What’s the difference between a pacemaker and a defibrillator?

“I tell people if pacemakers are like cruise control, defibrillators are like the airbag in your car.”

The concept of using pacemakers and implantable device to manage irregular heart rhythm patterns (arrhythmias) and heart failure started over 50 years ago. Since then, we have seen these devices improve patient outcomes from atrial fibrillation, arrhythmias, and heart failure. An estimated 1.5 million Americans have a pacemaker today. As a new generation of heart patients seek implanted devices to aid in the regulation and monitoring of the electrical system of the heart, some question having a small piece of technology implanted inside their chest.

Maryellen King is an Advanced Practice Nurse who specializes in cardiac device management and electrophysiology. As Manager of the Remote Monitoring Clinic at Capital Cardiology, she is an expert on how implanted technology continues to evolve to meet the needs of future heart patients. Maryellen has been working with patients who have had a pacemaker or defibrillator implanted for the past ten years. She often starts her visits by explaining the difference between the two devices.

What is a pacemaker?

Pacemakers allow most heart patients to participate in life fully. “Pacemakers are like cruise control on a car,” King explained. The device works on demand to regulate through electrical pulses that aid the heart to beat a normal rate. “They are meant for low or slow heart rates. People who have conditions where their heart rate is consistently low, or it’s likely to drop too slow or slow suddenly. They may be candidates for a pacemaker.” The device helps patients have a normal resting heart rate between 60-100 bpm.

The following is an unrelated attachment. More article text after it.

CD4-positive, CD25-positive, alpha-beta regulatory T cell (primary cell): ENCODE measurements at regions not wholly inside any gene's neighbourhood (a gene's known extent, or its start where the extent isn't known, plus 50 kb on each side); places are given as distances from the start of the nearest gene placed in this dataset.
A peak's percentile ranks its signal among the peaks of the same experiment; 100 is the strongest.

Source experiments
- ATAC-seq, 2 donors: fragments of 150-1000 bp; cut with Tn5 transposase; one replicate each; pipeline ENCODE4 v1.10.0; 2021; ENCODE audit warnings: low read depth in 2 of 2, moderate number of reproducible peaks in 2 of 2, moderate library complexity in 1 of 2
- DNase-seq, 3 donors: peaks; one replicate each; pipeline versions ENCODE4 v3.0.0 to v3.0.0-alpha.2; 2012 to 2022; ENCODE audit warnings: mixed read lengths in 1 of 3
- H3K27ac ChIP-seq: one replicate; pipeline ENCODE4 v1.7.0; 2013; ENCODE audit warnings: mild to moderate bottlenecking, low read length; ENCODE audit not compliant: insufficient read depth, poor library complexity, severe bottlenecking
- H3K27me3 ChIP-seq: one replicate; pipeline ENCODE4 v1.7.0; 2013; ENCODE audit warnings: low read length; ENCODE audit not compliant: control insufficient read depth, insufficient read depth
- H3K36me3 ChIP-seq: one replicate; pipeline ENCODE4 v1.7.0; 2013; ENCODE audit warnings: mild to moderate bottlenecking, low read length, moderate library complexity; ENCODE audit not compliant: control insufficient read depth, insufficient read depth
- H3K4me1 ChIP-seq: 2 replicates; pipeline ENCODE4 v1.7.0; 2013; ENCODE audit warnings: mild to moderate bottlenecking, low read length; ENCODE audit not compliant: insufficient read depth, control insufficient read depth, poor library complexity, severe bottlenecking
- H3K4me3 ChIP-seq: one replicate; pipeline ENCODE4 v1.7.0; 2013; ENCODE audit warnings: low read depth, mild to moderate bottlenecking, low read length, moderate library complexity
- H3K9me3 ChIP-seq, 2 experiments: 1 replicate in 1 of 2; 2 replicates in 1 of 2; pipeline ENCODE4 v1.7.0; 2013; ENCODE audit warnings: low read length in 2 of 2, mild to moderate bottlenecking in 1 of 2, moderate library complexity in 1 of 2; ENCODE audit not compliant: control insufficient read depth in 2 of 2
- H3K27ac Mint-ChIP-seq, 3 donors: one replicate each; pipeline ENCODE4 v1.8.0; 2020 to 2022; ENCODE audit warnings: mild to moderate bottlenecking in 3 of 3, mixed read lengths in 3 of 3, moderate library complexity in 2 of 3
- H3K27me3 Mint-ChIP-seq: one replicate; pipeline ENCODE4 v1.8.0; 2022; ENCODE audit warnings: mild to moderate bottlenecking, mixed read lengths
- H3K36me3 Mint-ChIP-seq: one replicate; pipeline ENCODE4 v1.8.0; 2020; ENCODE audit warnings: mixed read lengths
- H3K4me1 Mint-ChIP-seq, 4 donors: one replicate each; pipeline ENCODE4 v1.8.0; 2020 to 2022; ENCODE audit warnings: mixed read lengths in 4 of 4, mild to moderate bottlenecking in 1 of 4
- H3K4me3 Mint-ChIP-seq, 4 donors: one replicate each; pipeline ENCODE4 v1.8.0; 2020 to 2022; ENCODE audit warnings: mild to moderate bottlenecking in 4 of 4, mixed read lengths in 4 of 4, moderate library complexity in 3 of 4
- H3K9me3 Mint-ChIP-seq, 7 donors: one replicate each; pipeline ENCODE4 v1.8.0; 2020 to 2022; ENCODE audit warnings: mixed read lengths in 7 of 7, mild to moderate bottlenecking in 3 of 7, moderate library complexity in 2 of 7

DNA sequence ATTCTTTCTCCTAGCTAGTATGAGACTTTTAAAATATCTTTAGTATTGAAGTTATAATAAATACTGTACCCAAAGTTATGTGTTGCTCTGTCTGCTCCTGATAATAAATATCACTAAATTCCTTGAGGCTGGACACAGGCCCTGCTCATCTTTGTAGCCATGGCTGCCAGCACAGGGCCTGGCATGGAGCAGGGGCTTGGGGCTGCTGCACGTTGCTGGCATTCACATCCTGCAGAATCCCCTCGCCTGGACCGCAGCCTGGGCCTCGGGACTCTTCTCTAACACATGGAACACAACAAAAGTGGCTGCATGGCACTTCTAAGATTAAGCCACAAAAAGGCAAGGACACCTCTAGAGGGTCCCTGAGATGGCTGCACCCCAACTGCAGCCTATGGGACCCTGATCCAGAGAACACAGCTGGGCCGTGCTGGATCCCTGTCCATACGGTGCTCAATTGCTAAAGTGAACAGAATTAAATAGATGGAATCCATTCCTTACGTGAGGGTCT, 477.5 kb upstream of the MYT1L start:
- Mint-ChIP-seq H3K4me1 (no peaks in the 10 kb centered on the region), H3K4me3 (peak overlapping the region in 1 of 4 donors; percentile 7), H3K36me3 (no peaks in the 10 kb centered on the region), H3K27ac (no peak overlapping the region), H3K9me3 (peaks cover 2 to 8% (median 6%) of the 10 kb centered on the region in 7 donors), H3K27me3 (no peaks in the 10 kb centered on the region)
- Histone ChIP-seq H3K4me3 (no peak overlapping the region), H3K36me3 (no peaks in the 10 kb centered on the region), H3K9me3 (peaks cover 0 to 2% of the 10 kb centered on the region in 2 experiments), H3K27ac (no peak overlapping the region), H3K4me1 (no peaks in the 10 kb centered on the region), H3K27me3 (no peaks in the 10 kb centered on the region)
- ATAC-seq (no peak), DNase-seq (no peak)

The first pacemaker was implanted in 1958; it fired for three hours. About 400,000 pacemakers are implanted in the U.S. each year. Today’s devices have a lithium battery that can last 8-10 years, “maybe a few years more or less depending on usage,” King added. In size, pacemakers are small and relatively light. They are about the size of a half-dollar or smaller than pop-socket on a smartphone. Newer models weigh between 1 and 2 ounces. While there may be a slight bulge under the skin where the device is implanted, most patients have no problem wearing jewelry or clothing. Most patients don’t feel the pacemaker working. “Sometimes, during testing, when we’re trying to check some settings someone’s aware that we might be doing something, they can feel thumping. On an overall basis, no, people forget they have them.”

What is a defibrillator?

“A defibrillator is a life-saving device,” said King. Known as implantable cardioverter defibrillator or ICD’s, “they were developed in the 1980s. The reason people get defibrillators is that they’re at risk for life-threatening heart rhythm. Not just a slow heart rate, but a heart rhythm that could cause their heart to stop pumping blood suddenly,” she added. ICD’s work differently than a pacemaker, in that, they monitor heart rhythms and delivers electrical shocks to the heart known as defibrillation. The ICD current allows the heart to reset its electrical state and return to a regular beat where your heart pumps blood effectively. If you have a dangerously fast or rapid heartbeat, you would be a candidate for an ICD. “I tell people if pacemakers are like cruise control, defibrillators are like the airbag in your car. If you know you’re at risk for an accident and you’re driving a car you want the safety features, you want the airbag.”

As technology gets smaller, faster, and smarter, it also has added a layer of care for heart patients at home. Maryellen King also manages the Remote Monitoring Clinic at Capital Cardiology Associates. Her team oversees data collected from hundreds of patients with implanted devices that transmit patient data in real-time. “The remote technology that’s available now is usually a little monitor the size of a book, that transmits while the patient is sleeping,” King shared. Her team of nurses and remote monitoring technicians scan for alerts or urgent issues that require immediate attention. They can check for the device battery, usage of the pacemaker or ICD, along with changes in the heart rhythm. “When there are irregularities in their reports, we work with patients to see they are on the correct medications or anti-coagulation. In some cases, we will call the patient to follow up or send them to the hospital, depending on what is the most appropriate direction.”

Written by Michael Arce, Marketing Coordinator, Capital Cardiology Associates
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